Typically, shareholders are automatically given IIM accounts that allow them to choose when and how their money will be disbursed. The IIM account is something Ware says can help in financial exploitation situations.

“Every bit of the headright money is funneled through the IIM trust account…it either is distributed automatically at the quarter to the person or they can choose to have it voluntarily held and have it distributed monthly which a lot of people do,” Ware said. “It will help out a great deal with anybody who has issues budgeting their money.”

But after a referral is made about someone having trouble managing their trust money Social Services conducts an investigation to determine if an individual has the ability to manage their own affairs, and the Nation provides case management for supervised IIM account holders.

Ware said as a long as a client is a Osage shareholder with a supervised IIM account in the service area, which is the state of Oklahoma, Kansas, Texas, Arkansas or Missouri, or Native American, the Adult Protective Services manages the trust income for the client.

After a referral and investigation has been made Ware then complies the information needed to begin a service plan for the client.

“You take their debts, all their financial obligations whether it’s the electric bill, the cable bill, loans… she [Ware] gather’s all that information, she sets up a plan, this amount gets paid monthly…she lays it all out in what she calls a distribution plan, including allowance for different things for the people for their health and well being,” Collins said.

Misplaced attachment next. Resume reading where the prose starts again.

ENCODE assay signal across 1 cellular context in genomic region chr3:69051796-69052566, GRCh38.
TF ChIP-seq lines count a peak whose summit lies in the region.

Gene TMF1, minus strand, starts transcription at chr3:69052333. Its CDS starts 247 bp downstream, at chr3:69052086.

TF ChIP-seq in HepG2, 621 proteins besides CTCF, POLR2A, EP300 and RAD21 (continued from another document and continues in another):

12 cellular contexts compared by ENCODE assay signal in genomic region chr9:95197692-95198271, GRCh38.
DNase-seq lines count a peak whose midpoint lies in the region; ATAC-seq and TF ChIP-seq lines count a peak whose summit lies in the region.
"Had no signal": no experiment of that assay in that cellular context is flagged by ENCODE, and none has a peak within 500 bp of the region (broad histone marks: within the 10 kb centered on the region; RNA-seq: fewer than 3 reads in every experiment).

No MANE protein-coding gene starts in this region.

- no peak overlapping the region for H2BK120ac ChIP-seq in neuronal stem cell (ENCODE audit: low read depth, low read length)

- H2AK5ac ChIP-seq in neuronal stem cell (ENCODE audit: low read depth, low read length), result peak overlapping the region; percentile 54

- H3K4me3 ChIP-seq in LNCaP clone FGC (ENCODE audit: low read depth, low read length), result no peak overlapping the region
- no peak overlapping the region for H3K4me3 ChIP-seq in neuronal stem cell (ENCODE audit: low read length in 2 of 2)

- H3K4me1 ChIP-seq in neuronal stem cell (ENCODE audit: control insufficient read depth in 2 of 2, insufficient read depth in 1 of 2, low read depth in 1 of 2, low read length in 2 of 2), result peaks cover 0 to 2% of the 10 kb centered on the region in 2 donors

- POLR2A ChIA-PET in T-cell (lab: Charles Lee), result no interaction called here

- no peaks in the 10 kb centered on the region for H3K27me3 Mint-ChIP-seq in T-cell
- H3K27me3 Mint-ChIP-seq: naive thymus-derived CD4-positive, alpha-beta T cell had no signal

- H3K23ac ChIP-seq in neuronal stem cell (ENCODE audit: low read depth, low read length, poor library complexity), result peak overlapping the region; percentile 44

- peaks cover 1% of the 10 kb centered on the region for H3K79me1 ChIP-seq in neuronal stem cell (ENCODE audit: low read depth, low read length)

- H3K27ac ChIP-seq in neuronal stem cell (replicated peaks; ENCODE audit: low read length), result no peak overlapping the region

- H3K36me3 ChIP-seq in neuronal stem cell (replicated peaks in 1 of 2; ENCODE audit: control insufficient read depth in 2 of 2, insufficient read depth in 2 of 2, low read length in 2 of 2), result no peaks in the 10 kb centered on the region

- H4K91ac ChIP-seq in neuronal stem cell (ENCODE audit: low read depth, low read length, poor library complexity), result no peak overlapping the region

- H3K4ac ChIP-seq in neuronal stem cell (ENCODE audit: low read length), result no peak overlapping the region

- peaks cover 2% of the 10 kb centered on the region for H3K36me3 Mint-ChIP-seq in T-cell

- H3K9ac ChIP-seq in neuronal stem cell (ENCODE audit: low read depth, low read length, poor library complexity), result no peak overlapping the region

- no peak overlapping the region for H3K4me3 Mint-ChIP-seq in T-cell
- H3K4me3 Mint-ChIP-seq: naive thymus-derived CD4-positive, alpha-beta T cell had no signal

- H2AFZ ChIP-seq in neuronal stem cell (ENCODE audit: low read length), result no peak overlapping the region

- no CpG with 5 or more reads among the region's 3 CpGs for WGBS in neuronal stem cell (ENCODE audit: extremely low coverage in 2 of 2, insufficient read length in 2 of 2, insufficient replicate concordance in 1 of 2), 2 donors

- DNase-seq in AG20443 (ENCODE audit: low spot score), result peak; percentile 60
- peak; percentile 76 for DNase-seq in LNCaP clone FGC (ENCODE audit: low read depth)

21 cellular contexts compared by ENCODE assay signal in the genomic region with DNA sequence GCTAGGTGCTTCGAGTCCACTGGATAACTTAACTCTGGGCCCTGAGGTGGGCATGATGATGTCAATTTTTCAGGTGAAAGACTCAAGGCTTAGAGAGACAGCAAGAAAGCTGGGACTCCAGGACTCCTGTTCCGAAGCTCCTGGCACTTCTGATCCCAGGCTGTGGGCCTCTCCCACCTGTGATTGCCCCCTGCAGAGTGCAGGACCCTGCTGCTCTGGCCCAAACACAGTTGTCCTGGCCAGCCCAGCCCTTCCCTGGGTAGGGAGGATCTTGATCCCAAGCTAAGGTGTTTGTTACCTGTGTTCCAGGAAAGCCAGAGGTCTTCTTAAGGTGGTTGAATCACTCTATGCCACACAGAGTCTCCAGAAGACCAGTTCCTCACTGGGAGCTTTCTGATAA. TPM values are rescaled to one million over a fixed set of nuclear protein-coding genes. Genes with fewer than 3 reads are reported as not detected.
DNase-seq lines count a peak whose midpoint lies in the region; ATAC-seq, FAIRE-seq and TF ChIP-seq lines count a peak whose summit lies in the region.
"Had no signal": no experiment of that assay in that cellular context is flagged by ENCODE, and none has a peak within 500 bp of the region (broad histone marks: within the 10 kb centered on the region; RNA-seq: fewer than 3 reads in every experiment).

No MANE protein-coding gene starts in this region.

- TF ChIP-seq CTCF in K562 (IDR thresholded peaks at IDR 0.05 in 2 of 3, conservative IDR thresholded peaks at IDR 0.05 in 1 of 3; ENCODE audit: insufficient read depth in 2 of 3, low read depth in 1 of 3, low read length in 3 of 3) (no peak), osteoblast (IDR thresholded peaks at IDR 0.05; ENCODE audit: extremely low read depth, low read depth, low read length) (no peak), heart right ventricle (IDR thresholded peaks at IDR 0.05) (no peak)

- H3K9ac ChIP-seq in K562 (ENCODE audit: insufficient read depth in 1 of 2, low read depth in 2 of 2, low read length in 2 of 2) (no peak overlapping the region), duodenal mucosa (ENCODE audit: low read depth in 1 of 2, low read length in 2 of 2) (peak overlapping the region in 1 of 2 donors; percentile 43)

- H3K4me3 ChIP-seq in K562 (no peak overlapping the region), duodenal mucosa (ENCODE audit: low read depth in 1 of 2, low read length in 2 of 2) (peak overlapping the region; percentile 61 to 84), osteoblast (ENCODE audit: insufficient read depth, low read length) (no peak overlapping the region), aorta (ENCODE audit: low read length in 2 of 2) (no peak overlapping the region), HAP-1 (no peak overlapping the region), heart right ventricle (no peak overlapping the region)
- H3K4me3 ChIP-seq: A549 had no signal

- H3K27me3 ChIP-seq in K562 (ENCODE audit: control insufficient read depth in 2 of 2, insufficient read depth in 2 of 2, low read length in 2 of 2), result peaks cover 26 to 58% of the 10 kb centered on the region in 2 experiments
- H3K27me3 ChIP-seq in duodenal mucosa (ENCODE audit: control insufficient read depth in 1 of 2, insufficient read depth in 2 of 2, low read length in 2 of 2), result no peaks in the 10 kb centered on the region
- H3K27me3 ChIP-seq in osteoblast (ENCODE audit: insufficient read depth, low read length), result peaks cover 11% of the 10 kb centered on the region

Osage or Native Americans who don’t already have an IIM account can contact their local BIA agent for details on how to obtain one.

Elder Abuse Grant

While the tribe does have a special service in place for adults of all ages under the Adult Protective Services program, Graythought it needed something a little more specific.

The Nation’s Counseling Center recently requested funding for an Elder Abuse Grant within their budget but was denied, due to lack of funds.

Gray said the grant would have provided various services for elders all the way around, including the option to help them better manage their finances.

“We didn’t get funded for that but we felt like the need was there. Our elders deserve all the protection possible from the counseling center,” Gray said. “The grant was for elder abuse, all kinds of abuse; physical, mental, financial, to care keeper abuse. We were going to have two administrative assistants and case managers go out into the community and work with Social Services to identify people who might be at risk, giving them a ride, to advocating for them.”

Gray said the community has to come together to help look out for the elders once the Osage Trust Case settlement checks come in.

“Bad guys read the paper too…do some due diligence, we can do that for our elders,” he said. “This is more money they’ve ever had in their life, we want to make sure they don’t get scammed.”

For more information on Adult Protective Services and supervised IIM accounts contact Shawna Ware at (918) 287-5340.